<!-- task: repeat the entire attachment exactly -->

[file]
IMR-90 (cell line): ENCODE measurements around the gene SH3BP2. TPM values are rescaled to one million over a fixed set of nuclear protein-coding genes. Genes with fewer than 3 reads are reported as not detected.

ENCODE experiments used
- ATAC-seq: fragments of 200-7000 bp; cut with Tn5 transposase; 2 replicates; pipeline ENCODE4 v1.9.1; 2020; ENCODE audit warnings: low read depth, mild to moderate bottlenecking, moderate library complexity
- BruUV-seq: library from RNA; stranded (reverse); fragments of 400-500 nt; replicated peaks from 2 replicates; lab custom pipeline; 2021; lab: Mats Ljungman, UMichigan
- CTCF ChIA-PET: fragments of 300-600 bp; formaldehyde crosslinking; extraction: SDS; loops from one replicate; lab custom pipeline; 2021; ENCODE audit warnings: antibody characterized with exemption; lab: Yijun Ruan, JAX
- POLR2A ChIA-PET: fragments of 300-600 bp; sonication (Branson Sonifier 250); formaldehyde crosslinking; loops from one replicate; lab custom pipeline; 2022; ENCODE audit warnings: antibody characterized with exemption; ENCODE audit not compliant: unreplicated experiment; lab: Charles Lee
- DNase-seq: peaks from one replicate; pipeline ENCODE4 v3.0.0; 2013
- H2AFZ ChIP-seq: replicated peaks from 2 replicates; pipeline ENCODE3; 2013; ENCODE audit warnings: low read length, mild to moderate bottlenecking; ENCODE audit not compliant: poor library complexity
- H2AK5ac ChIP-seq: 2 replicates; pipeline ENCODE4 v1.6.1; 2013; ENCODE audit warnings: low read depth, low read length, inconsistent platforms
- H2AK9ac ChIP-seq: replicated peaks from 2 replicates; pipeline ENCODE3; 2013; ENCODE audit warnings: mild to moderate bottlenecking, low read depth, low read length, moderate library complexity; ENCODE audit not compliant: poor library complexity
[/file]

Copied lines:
IMR-90 (cell line): ENCODE measurements around the gene SH3BP2. TPM values are rescaled to one million over a fixed set of nuclear protein-coding genes. Genes with fewer than 3 reads are reported as not detected.

ENCODE experiments used
- ATAC-seq: fragments of 200-7000 bp; cut with Tn5 transposase; 2 replicates; pipeline ENCODE4 v1.9.1; 2020; ENCODE audit warnings: low read depth, mild to moderate bottlenecking, moderate library complexity
- BruUV-seq: library from RNA; stranded (reverse); fragments of 400-500 nt; replicated peaks from 2 replicates; lab custom pipeline; 2021; lab: Mats Ljungman, UMichigan
- CTCF ChIA-PET: fragments of 300-600 bp; formaldehyde crosslinking; extraction: SDS; loops from one replicate; lab custom pipeline; 2021; ENCODE audit warnings: antibody characterized with exemption; lab: Yijun Ruan, JAX
- POLR2A ChIA-PET: fragments of 300-600 bp; sonication (Branson Sonifier 250); formaldehyde crosslinking; loops from one replicate; lab custom pipeline; 2022; ENCODE audit warnings: antibody characterized with exemption; ENCODE audit not compliant: unreplicated experiment; lab: Charles Lee
- DNase-seq: peaks from one replicate; pipeline ENCODE4 v3.0.0; 2013
- H2AFZ ChIP-seq: replicated peaks from 2 replicates; pipeline ENCODE3; 2013; ENCODE audit warnings: low read length, mild to moderate bottlenecking; ENCODE audit not compliant: poor library complexity
- H2AK5ac ChIP-seq: 2 replicates; pipeline ENCODE4 v1.6.1; 2013; ENCODE audit warnings: low read depth, low read length, inconsistent platforms
- H2AK9ac ChIP-seq: replicated peaks from 2 replicates; pipeline ENCODE3; 2013; ENCODE audit warnings: mild to moderate bottlenecking, low read depth, low read length, moderate library complexity; ENCODE audit not compliant: poor library complexity